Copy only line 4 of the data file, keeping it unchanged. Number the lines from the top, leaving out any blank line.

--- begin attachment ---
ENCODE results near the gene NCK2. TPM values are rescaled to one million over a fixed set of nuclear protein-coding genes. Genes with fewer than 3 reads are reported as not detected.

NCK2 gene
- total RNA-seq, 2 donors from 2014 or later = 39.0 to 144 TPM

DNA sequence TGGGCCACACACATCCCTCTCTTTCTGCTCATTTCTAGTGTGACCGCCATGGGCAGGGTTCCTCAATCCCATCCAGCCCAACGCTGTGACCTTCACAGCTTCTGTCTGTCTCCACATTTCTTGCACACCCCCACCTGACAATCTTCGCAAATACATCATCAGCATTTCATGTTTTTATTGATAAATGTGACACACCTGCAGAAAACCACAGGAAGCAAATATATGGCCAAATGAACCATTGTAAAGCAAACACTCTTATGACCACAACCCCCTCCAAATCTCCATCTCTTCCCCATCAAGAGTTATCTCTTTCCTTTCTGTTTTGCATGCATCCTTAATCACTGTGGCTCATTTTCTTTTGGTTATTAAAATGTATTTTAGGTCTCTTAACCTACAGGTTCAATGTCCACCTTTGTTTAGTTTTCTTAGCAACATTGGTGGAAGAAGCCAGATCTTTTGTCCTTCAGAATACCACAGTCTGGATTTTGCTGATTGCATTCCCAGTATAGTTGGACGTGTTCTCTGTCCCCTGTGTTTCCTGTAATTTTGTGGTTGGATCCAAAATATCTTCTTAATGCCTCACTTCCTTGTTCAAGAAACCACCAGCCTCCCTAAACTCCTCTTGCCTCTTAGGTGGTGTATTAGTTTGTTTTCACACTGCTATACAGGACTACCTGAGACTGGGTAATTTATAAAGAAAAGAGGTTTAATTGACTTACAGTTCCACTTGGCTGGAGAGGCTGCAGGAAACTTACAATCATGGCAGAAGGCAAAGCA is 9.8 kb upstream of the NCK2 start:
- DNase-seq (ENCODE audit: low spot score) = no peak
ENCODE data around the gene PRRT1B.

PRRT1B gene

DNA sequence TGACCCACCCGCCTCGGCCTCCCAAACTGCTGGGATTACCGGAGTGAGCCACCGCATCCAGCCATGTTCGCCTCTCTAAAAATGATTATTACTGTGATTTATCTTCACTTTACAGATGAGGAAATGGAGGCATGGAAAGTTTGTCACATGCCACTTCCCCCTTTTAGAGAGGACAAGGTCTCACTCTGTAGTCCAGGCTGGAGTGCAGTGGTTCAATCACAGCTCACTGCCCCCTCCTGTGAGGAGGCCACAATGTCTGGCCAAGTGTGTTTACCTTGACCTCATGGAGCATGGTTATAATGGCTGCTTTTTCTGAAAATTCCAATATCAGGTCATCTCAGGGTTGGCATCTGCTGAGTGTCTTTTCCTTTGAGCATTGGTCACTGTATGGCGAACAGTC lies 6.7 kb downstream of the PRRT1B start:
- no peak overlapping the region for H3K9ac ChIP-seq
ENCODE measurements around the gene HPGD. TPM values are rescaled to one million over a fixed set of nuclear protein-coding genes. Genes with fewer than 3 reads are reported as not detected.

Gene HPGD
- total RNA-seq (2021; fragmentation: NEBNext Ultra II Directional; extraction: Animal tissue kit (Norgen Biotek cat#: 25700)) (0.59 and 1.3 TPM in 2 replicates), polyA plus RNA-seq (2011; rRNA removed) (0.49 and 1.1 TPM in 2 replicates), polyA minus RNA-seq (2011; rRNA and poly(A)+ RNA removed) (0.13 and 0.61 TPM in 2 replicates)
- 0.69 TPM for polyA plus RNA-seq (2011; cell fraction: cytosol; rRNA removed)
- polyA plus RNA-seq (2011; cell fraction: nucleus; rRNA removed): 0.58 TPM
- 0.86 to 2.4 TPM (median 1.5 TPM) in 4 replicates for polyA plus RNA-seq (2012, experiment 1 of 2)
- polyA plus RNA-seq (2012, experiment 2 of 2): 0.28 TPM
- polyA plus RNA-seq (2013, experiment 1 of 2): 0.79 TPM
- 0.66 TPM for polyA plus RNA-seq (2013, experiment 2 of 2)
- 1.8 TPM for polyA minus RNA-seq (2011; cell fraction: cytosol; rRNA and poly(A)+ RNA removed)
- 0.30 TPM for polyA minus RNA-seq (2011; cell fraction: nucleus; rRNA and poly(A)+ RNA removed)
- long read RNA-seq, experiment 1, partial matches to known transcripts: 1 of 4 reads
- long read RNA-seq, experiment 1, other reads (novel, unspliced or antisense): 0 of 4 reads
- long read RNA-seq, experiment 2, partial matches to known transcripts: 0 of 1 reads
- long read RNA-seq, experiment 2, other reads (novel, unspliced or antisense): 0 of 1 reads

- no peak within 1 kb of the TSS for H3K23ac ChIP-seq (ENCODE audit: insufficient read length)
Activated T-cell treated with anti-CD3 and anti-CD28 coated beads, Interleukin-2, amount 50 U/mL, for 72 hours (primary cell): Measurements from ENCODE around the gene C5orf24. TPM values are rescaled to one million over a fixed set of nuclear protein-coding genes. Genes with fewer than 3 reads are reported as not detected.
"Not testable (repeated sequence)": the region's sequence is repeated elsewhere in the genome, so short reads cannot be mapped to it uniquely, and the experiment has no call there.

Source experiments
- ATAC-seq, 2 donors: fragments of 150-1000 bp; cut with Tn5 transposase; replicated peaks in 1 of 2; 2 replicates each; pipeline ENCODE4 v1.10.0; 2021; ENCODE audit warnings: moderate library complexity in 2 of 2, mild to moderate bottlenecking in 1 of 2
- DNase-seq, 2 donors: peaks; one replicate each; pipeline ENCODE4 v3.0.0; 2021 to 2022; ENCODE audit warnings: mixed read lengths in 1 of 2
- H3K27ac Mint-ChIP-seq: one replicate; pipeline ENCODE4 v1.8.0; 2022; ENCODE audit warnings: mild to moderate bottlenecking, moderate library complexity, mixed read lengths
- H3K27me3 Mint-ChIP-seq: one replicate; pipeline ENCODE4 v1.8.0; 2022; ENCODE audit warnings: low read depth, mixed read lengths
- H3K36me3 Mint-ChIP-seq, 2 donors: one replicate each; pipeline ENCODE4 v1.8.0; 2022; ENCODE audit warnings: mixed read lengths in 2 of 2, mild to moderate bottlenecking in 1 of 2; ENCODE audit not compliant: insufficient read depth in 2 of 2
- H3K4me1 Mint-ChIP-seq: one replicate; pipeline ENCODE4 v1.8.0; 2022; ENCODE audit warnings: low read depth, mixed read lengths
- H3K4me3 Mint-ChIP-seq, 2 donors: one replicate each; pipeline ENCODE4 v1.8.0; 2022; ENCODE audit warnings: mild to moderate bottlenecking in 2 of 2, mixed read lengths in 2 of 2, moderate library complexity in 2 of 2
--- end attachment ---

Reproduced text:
DNA sequence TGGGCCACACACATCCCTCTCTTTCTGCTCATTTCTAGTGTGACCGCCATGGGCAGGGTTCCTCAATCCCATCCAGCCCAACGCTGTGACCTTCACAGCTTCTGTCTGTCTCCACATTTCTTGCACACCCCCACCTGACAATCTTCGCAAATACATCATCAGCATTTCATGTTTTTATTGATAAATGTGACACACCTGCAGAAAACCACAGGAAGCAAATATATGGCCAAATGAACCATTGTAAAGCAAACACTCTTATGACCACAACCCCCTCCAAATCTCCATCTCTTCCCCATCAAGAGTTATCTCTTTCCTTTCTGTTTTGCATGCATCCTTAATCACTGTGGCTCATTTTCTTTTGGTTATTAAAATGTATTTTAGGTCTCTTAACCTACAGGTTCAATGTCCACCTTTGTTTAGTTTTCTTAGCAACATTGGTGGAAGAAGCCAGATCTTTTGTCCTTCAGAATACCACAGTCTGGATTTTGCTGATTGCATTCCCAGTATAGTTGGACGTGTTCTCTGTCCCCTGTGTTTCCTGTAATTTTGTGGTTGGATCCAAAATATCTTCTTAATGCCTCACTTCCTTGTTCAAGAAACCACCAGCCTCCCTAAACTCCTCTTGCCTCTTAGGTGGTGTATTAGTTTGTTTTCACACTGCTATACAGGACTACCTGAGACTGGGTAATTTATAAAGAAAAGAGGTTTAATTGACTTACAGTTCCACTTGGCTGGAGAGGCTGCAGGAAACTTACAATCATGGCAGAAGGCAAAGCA is 9.8 kb upstream of the NCK2 start: